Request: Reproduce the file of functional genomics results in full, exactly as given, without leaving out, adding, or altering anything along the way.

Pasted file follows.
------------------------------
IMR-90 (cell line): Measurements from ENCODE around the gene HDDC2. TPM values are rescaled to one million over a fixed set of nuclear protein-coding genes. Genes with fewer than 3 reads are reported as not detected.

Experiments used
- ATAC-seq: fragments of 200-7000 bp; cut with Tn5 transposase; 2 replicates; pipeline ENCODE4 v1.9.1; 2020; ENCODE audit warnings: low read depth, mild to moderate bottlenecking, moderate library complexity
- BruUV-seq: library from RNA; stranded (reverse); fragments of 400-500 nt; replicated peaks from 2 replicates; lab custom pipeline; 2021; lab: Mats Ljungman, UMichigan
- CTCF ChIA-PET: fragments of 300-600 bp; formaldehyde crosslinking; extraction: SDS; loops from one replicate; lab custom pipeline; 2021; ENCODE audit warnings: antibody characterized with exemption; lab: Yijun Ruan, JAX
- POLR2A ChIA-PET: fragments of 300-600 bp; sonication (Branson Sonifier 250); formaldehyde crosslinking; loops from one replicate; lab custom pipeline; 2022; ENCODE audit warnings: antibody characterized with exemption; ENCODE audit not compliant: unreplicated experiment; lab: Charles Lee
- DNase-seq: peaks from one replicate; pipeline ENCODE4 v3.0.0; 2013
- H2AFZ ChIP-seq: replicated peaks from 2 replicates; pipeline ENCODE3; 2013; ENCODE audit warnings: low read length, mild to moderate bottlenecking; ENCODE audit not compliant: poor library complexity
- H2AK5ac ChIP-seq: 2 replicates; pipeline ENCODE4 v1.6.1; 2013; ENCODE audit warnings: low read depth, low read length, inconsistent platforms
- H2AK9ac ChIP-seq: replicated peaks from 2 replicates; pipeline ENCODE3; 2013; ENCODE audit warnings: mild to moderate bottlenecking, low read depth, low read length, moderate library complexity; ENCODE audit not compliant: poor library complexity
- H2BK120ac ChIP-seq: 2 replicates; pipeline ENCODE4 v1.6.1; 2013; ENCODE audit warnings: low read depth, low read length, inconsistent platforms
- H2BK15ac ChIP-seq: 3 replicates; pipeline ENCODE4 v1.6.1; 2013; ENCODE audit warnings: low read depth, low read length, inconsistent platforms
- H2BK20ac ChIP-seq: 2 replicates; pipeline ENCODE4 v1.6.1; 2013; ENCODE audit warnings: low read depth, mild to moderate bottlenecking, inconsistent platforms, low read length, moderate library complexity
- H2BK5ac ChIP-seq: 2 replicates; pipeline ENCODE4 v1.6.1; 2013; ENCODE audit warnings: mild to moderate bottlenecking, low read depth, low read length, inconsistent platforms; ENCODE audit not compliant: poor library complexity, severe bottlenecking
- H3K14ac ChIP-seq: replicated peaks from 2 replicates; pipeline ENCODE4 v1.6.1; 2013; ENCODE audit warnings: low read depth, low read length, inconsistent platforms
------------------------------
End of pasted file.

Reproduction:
IMR-90 (cell line): Measurements from ENCODE around the gene HDDC2. TPM values are rescaled to one million over a fixed set of nuclear protein-coding genes. Genes with fewer than 3 reads are reported as not detected.

Experiments used
- ATAC-seq: fragments of 200-7000 bp; cut with Tn5 transposase; 2 replicates; pipeline ENCODE4 v1.9.1; 2020; ENCODE audit warnings: low read depth, mild to moderate bottlenecking, moderate library complexity
- BruUV-seq: library from RNA; stranded (reverse); fragments of 400-500 nt; replicated peaks from 2 replicates; lab custom pipeline; 2021; lab: Mats Ljungman, UMichigan
- CTCF ChIA-PET: fragments of 300-600 bp; formaldehyde crosslinking; extraction: SDS; loops from one replicate; lab custom pipeline; 2021; ENCODE audit warnings: antibody characterized with exemption; lab: Yijun Ruan, JAX
- POLR2A ChIA-PET: fragments of 300-600 bp; sonication (Branson Sonifier 250); formaldehyde crosslinking; loops from one replicate; lab custom pipeline; 2022; ENCODE audit warnings: antibody characterized with exemption; ENCODE audit not compliant: unreplicated experiment; lab: Charles Lee
- DNase-seq: peaks from one replicate; pipeline ENCODE4 v3.0.0; 2013
- H2AFZ ChIP-seq: replicated peaks from 2 replicates; pipeline ENCODE3; 2013; ENCODE audit warnings: low read length, mild to moderate bottlenecking; ENCODE audit not compliant: poor library complexity
- H2AK5ac ChIP-seq: 2 replicates; pipeline ENCODE4 v1.6.1; 2013; ENCODE audit warnings: low read depth, low read length, inconsistent platforms
- H2AK9ac ChIP-seq: replicated peaks from 2 replicates; pipeline ENCODE3; 2013; ENCODE audit warnings: mild to moderate bottlenecking, low read depth, low read length, moderate library complexity; ENCODE audit not compliant: poor library complexity
- H2BK120ac ChIP-seq: 2 replicates; pipeline ENCODE4 v1.6.1; 2013; ENCODE audit warnings: low read depth, low read length, inconsistent platforms
- H2BK15ac ChIP-seq: 3 replicates; pipeline ENCODE4 v1.6.1; 2013; ENCODE audit warnings: low read depth, low read length, inconsistent platforms
- H2BK20ac ChIP-seq: 2 replicates; pipeline ENCODE4 v1.6.1; 2013; ENCODE audit warnings: low read depth, mild to moderate bottlenecking, inconsistent platforms, low read length, moderate library complexity
- H2BK5ac ChIP-seq: 2 replicates; pipeline ENCODE4 v1.6.1; 2013; ENCODE audit warnings: mild to moderate bottlenecking, low read depth, low read length, inconsistent platforms; ENCODE audit not compliant: poor library complexity, severe bottlenecking
- H3K14ac ChIP-seq: replicated peaks from 2 replicates; pipeline ENCODE4 v1.6.1; 2013; ENCODE audit warnings: low read depth, low read length, inconsistent platforms